Alberto Salazar: Ex-Oregon Project runner backs BBC's doping claims
A former runner who trained under Alberto Salazar has backed the "full extent" of allegations reported in a BBC investigation that his ex-coach was involved in doping athletes.
Josh Rohatinsky ran for Salazar's Nike Oregon Project from 2007 to July 2009.
On Facebook, the 33-year-old outlined his fears over Salazar and Galen Rupp's relationship, saying his former NOP team-mate's improvement from 2006 to 2012 was "highly suspicious".
Salazar and Rupp deny the allegations.
In collaboration with ProPublica, the BBC programme Panorama reported claims Rupp, training partner of Team GB's double Olympic gold medal winner Mo Farah, took the banned anabolic steroid testosterone, under Salazar's supervision, when he was 16.
There is no suggestion that Farah has been involved in doping.
In an extensive posting on Facebook on 5 June, Rohatinsky spoke of:
- A "wall of separation" between Salazar and Rupp and the rest of the group
- Rupp's "highly suspicious" progress from 2006 to 2012
- Believing "the full extent" of the evidence of all the witnesses in the documentary
- Believing all performance-enhancing drug activity during his time at the NOP was "limited to Galen Rupp"
- The odds getting "lower and lower" of "all these independent accounts being untrue and unsubstantiated"
Farah pulled out of a Diamond League meeting in Birmingham on 7 June and has flown to the United States to get the "answers" he is looking for from Salazar, whom he has worked with since 2011, when he joined the NOP.
UK Athletics is conducting its own review, started in 2013, into their engagement with Salazar and the NOP.
Speaking to BBC Radio 5 live's Sportsweek, UK Athletics chairman Ed Warner said his organisation needed to be "swift but not hasty in coming to conclusions on facts as we find them".
Warner also said he had "complete confidence" in Farah and expects him to compete in the 5,000m and 10,000m at the World Championships in Beijing in August.
"He is going to get out there and show people the great athlete he is this summer," said Warner. "I am convinced of that."
Despite the allegations, Rohatinsky said Salazar "worked his butt off" and was "dedicated to taking care of the needs of everyone" in a group that also contained American distance runner Kara Goucher.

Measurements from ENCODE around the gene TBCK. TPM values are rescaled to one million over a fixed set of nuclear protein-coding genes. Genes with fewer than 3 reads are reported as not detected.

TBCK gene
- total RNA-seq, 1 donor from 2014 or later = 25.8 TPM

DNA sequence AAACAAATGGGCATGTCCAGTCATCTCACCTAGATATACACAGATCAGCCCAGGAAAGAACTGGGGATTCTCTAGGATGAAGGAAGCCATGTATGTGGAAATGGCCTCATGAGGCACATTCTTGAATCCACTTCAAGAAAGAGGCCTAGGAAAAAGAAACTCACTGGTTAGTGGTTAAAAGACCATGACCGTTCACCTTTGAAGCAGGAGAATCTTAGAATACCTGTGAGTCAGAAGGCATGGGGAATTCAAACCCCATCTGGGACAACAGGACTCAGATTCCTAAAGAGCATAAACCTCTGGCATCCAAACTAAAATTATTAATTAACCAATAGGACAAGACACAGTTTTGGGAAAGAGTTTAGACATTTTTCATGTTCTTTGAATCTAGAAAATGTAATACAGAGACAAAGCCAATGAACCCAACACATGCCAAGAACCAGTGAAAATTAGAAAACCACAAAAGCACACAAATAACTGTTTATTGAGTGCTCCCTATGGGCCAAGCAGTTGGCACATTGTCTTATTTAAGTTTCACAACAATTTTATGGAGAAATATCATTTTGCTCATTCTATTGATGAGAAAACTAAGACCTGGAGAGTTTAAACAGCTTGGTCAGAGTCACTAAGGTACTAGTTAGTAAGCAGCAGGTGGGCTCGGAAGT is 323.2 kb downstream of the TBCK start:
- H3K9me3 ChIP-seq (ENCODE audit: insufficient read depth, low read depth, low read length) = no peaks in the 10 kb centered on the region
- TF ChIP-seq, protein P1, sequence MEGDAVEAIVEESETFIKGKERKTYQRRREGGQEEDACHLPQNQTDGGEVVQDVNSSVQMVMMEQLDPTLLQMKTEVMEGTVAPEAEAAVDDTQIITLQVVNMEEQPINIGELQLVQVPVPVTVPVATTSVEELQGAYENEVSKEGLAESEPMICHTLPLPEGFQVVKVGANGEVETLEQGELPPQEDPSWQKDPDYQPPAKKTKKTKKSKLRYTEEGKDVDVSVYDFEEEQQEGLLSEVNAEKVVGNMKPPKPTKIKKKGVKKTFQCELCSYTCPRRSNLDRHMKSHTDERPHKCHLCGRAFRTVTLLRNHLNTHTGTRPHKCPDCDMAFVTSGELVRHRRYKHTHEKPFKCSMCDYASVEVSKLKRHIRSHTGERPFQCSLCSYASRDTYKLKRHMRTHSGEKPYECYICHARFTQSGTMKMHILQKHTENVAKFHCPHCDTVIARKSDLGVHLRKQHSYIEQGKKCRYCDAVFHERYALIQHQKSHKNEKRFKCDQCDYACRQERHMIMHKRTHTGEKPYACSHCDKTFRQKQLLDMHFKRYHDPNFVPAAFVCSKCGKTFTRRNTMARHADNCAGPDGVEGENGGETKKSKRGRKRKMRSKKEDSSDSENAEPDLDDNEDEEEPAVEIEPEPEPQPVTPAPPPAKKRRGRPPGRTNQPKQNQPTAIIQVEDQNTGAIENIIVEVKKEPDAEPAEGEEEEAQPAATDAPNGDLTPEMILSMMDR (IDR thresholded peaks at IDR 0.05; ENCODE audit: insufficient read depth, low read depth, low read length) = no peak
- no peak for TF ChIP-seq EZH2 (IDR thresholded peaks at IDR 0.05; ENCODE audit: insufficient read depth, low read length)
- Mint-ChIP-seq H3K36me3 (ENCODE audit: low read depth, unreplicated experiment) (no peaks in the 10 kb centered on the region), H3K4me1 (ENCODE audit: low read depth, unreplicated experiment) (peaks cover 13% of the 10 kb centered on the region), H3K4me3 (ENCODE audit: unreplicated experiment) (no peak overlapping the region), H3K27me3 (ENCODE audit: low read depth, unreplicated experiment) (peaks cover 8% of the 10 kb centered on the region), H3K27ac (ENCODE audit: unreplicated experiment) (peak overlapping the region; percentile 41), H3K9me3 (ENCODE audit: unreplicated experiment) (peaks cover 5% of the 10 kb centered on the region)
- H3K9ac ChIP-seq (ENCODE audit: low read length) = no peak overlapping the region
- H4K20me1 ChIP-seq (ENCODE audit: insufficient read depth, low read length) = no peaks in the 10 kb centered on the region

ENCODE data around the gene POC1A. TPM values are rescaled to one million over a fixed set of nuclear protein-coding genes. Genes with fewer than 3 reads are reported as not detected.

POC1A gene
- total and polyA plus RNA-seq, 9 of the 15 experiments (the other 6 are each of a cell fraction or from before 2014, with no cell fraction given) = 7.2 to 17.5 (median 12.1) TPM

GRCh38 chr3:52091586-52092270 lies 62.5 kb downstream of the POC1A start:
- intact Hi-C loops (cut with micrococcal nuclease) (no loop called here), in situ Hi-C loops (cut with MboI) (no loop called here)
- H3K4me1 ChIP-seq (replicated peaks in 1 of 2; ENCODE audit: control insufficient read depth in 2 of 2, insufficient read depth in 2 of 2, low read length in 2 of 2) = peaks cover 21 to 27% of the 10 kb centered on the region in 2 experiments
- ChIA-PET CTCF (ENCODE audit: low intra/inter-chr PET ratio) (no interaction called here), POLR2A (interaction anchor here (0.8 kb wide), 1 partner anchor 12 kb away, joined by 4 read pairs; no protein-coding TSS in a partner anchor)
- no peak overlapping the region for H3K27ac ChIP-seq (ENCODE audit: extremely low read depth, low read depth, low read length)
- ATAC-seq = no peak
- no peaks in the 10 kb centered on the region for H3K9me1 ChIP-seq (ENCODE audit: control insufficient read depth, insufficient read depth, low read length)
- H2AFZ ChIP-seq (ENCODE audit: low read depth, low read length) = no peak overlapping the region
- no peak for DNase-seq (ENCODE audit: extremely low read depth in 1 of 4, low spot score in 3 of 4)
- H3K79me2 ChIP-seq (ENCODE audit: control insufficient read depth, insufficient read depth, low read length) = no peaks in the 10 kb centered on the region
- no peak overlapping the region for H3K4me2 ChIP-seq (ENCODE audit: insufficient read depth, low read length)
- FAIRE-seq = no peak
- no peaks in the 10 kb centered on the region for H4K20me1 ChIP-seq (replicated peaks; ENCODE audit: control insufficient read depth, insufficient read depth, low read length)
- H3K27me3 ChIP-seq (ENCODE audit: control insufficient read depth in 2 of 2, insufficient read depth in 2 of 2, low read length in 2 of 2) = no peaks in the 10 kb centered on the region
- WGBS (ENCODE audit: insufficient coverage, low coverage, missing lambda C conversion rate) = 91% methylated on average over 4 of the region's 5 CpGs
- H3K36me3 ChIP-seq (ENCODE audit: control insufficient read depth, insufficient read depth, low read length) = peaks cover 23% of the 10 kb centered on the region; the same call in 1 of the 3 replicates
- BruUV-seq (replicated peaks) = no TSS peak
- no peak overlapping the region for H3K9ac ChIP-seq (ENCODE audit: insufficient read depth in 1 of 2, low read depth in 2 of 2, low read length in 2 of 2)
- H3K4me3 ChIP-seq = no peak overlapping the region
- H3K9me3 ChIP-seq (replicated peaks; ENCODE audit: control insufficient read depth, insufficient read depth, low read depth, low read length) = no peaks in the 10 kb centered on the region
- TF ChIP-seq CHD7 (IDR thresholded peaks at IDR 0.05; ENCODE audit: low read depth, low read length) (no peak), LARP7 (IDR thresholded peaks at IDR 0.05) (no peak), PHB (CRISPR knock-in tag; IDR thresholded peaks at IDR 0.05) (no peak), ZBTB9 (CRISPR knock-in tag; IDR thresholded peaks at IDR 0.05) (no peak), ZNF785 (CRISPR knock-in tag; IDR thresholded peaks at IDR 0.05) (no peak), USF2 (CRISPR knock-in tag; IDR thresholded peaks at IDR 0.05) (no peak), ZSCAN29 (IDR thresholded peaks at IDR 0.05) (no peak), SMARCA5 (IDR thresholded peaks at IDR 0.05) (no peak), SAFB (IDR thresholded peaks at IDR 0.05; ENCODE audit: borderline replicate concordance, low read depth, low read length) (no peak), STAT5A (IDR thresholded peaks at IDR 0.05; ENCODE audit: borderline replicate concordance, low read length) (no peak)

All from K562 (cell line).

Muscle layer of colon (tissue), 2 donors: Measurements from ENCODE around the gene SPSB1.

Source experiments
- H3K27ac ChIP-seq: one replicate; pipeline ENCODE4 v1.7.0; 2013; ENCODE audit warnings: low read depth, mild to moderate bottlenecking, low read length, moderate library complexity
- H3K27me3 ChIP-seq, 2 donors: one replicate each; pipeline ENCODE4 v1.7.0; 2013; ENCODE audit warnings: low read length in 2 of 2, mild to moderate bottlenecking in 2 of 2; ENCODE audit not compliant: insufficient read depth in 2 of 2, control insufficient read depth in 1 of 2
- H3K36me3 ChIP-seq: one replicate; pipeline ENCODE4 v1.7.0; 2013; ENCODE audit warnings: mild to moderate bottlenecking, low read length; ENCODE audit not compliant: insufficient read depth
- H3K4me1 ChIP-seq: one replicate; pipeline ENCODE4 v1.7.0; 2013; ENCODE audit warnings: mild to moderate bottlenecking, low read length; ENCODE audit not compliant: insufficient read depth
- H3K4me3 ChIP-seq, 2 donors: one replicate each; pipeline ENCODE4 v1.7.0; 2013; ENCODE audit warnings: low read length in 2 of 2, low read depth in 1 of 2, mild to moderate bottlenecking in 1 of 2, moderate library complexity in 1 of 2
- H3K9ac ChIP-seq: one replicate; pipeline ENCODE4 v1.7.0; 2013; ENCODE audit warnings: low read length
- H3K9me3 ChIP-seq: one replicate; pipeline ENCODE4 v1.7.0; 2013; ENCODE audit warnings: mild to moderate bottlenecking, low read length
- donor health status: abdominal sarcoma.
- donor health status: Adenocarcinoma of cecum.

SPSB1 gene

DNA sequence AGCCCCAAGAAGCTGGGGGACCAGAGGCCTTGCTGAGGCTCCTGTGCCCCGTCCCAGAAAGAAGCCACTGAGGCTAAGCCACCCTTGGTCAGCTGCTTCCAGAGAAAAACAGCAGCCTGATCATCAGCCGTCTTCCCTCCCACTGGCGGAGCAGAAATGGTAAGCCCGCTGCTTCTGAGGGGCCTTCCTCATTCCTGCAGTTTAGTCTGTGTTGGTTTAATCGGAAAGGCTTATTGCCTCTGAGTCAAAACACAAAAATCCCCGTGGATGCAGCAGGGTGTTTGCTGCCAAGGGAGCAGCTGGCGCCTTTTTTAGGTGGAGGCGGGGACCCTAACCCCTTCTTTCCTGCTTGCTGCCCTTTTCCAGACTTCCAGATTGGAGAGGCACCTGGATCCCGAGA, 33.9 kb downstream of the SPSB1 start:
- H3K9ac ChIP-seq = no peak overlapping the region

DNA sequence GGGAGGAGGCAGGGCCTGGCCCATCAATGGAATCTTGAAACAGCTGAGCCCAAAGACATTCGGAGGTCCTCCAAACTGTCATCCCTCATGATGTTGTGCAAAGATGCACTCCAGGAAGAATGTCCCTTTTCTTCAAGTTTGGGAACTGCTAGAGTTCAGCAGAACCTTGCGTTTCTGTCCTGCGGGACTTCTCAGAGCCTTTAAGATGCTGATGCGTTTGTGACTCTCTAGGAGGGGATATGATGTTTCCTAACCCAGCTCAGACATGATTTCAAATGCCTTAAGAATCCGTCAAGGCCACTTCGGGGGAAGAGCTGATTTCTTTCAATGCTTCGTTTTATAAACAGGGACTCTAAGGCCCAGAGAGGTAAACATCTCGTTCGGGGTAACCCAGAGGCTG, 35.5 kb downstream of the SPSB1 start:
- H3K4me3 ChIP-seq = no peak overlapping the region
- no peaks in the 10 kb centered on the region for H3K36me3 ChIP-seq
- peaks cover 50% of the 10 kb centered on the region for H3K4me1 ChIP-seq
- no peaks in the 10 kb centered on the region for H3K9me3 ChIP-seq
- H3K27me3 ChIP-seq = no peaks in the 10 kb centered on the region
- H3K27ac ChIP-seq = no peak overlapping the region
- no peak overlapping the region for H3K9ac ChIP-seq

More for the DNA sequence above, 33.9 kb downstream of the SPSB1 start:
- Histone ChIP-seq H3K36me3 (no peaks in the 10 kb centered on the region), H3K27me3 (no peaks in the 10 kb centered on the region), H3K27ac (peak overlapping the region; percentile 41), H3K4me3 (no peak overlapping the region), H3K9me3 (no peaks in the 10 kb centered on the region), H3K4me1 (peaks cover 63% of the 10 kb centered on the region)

Goucher, who raced for the first time in two years on Saturday, said she quit NOP in 2011 over Salazar's alleged willingness to manipulate anti-doping rules.
But Salazar's industry was not enough to allay Rohatinsky's expressed concerns about the methods he used to turn Rupp into an athlete good enough to win silver behind Farah in the 10,000m at London 2012.
"The entire time I was with the group there was always a wall of separation between Alberto and Galen with the rest of the group," he said.
"The level of secrecy and seclusion was definitely palpable.
"Galen was improving during my time with the group but he obviously didn't peak until a few years after I left, when he took silver in London in the 10k.
"Watching that race live was surreal to me. Seeing someone I had trained with consistently for two years not too long before - and beaten several times in races in the years prior to that in college - push through that last lap and accelerate on the home stretch to beat the likes of the Bekele brothers was incredible.
"And when I say incredible I mean it in the literal sense of the word. How does that amount of progress happen in that short of a time frame?
"Alberto himself said back around the year 2000 that he believes it's near impossible to medal in a distance event clean.
"Did the sport get any cleaner from 2000-2012 to make that possible? No. Galen's progression from 2006-2012 was highly suspicious to me, particularly since I spent two of those six years with him."
Rohatinsky said Salazar asked him to take two supplements - Testoboost and Alpha Male - both of which were legal.
Goucher has said after she gave birth to her son, Colt, Salazar suggested that even though she did not have a prescription for it she should take Cytomel - a synthetic thyroid hormone given to people with underactive thyroids - to help her lose her pregnancy weight.
"It's evident from interviews with individuals like Kara Goucher that Alberto tried to push some of this on other athletes to some extent, but they had the integrity to question it and turn it down. Kudos to them," said Rohatinsky.
As leading athletes from the same era, both breaking world records in 1981, Britain's two-time Olympic gold medallist Lord Coe has monitored Salazar's career closely.
"I have known him a long time," Coe told Sportsweek, describing Salazar as a "detailed and fastidious coach".
But Coe added: "I am neither surprised nor sanguine about the allegations because my sport tends to be the world of rumour and counter rumour.
"He has some very serious questions to answer."
Salazar and Rupp strongly deny the allegations and Salazar has promised to provide evidence to refute them.